Assembly Republicans have unveiled a plan designed to boost transportation funding and cut income taxes.
Dubbed “The Road to a Flat Tax,” the plan spear-headed by Brookfield Republican Dale Kooyenga would reduce the minimum mark-up rate on fuel sales, cut the gas tax by about $0.05, and apply the five-percent state sales tax to gasoline purchases. It would also move the state towards implementing a flat income tax of 3.95 percent.
“We’re going to cut taxes,” Kooyenga said during a press conference Thursday at the Capitol. “In fact, this overall packages has at least a minimum of $450 million of tax cuts for the $350 million in additional revenue in the tax package.”
The proposal comes after members of the budget-writing Joint Finance Committee scrapped Governor Scott Walker’s proposal to borrow and cut spending to help address a shortfall in the state transportation fund. Walker has said he will veto any attempt to raise the gas tax though, unless it’s offset in some other area.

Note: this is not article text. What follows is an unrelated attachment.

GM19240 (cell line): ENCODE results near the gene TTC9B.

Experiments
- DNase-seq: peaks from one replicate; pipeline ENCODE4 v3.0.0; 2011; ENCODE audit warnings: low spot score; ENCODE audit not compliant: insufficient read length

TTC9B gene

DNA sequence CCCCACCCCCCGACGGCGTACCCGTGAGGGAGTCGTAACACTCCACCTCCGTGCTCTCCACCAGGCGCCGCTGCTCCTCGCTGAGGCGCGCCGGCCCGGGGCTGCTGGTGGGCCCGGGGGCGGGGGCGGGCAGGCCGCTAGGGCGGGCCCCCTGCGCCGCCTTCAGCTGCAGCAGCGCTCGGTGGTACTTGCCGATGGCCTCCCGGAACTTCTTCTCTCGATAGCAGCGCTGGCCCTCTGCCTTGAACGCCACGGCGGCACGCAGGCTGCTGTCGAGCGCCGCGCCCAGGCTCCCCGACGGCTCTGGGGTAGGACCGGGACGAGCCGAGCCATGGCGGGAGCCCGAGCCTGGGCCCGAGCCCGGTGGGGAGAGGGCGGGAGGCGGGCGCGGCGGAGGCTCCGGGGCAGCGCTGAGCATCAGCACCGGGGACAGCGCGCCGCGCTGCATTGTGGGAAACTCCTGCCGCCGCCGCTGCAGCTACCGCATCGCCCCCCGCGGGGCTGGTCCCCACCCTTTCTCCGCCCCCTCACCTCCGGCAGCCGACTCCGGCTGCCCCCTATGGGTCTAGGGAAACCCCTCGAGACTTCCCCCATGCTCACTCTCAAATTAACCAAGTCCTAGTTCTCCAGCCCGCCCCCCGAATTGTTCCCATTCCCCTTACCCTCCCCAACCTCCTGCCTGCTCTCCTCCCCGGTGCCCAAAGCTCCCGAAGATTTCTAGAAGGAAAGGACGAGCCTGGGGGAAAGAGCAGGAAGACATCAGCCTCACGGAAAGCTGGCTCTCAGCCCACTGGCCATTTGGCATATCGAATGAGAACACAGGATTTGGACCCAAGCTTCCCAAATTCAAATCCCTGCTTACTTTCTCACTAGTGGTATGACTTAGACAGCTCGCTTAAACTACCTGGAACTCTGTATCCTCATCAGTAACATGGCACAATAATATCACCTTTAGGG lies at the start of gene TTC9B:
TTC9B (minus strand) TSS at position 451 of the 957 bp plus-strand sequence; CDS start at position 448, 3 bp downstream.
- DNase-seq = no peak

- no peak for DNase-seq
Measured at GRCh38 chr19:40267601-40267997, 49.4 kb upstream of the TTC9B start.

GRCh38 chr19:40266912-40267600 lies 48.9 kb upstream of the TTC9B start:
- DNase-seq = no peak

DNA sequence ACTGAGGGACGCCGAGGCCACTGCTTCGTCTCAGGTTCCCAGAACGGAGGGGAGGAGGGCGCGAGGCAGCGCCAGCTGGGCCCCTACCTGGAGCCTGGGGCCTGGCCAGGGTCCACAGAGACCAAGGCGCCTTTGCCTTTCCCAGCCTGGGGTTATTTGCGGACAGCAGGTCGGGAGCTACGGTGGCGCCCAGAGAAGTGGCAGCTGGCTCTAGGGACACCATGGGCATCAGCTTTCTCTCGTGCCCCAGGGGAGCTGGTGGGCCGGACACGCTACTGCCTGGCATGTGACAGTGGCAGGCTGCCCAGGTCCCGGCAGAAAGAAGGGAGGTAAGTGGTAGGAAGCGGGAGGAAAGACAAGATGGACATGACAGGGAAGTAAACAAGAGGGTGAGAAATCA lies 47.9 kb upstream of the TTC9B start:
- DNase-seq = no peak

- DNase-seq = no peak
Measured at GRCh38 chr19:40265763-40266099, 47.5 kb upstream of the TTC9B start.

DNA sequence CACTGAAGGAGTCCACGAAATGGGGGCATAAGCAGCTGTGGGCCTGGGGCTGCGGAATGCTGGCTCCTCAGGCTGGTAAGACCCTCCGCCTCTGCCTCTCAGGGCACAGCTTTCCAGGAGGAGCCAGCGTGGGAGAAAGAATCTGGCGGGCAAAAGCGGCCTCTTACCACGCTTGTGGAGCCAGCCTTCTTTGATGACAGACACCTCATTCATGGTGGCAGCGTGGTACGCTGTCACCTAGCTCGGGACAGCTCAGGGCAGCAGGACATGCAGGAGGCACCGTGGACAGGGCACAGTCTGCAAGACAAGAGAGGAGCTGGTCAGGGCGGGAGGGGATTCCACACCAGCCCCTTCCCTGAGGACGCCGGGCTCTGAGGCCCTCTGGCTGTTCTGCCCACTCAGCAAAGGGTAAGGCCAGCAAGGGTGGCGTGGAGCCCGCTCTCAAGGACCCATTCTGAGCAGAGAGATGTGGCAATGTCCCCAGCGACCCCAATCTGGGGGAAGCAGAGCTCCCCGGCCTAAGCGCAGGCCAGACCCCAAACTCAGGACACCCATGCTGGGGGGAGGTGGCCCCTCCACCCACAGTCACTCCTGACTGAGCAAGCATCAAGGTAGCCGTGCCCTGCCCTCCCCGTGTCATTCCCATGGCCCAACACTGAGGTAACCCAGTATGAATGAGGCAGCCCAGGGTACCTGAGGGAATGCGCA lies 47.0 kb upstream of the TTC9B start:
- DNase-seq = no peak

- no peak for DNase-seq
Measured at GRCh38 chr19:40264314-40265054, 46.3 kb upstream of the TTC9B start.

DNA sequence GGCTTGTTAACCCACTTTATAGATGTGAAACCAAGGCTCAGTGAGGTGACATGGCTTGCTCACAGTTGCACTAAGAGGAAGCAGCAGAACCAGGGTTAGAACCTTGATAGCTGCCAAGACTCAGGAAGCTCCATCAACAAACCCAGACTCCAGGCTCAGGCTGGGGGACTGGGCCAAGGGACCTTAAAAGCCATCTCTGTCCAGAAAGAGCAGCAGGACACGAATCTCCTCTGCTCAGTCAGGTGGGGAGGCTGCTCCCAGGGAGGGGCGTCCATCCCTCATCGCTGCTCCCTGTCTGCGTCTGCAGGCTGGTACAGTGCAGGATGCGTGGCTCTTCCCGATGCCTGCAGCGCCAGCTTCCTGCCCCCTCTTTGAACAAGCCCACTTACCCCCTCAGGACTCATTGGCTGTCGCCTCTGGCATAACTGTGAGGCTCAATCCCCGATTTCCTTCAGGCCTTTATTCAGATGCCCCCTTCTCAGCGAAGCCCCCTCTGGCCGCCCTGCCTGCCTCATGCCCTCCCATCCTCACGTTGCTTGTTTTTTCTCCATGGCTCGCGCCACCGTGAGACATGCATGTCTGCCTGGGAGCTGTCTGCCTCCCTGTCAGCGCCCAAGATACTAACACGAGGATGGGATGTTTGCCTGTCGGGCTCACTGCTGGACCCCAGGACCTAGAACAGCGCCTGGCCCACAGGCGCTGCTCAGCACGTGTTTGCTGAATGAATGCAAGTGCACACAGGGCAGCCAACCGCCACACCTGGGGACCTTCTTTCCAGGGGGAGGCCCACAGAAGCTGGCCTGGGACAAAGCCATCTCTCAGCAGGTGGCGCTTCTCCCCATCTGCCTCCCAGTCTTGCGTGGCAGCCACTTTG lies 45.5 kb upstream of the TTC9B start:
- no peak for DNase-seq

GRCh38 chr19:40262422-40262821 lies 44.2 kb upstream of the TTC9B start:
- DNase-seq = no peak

Democrats moved quickly to criticize the plan though. Assembly Minority Leader Peter Barca (D-Kenosha) said Republicans are making tax breaks for the wealthiest residents a top priority with a plan that will not fix transportation funding in a sustainable way. “It’s hard to imagine six that….six years into Republican-led government, and they still do not have a plan to create a sustainable transportation system,” Barca said.
Barca said Democrats will work to introduce their own transportation plan, which could include such provisions such as a return to gas tax indexing.
The plan would need the governor’s support, along with the backing of Senate Republicans.
In a statement, Senate Majority Leader Scott Fitzgerald (R-Juneau) appeared cautious about the chances of his members supporting the Assembly proposal. “The transportation and tax plan that Assembly leadership rolled out today contains a number of good ideas that are worth a closer look,” he said. “I plan to review the proposal in its entirety to determine how closely it reflects Senate transportation priorities as discussions on infrastructure funding continue.”
The governor’s office did not immediately respond to a request for comment. Walker said earlier this week though that he was waiting to see a final version of the plan.